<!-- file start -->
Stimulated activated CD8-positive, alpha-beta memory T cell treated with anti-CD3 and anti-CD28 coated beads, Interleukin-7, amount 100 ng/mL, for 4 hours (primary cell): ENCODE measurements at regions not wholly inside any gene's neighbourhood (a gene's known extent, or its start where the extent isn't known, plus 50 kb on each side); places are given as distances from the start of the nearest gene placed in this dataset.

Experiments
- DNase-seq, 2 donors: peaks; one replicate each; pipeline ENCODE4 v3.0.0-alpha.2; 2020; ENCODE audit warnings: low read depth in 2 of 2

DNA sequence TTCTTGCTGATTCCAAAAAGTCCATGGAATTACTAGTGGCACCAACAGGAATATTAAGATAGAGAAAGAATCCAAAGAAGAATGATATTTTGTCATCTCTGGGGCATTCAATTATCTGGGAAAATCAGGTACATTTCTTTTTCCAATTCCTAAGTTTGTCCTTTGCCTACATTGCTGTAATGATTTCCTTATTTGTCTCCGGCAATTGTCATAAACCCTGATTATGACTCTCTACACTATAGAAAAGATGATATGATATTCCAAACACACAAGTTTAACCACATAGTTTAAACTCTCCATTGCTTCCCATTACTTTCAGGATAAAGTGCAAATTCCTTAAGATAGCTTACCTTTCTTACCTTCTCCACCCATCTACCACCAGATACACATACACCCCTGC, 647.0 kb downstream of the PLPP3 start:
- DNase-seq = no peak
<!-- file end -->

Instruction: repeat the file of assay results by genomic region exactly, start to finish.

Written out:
Stimulated activated CD8-positive, alpha-beta memory T cell treated with anti-CD3 and anti-CD28 coated beads, Interleukin-7, amount 100 ng/mL, for 4 hours (primary cell): ENCODE measurements at regions not wholly inside any gene's neighbourhood (a gene's known extent, or its start where the extent isn't known, plus 50 kb on each side); places are given as distances from the start of the nearest gene placed in this dataset.

Experiments
- DNase-seq, 2 donors: peaks; one replicate each; pipeline ENCODE4 v3.0.0-alpha.2; 2020; ENCODE audit warnings: low read depth in 2 of 2

DNA sequence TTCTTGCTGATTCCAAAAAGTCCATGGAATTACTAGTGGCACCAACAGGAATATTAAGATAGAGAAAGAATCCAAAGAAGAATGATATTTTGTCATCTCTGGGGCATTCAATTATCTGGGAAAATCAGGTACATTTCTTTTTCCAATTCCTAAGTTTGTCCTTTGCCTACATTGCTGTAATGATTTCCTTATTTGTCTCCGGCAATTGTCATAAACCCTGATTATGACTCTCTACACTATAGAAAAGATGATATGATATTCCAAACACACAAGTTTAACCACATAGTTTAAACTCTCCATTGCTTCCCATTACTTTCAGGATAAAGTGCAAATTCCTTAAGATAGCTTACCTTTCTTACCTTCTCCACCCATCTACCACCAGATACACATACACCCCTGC, 647.0 kb downstream of the PLPP3 start:
- DNase-seq = no peak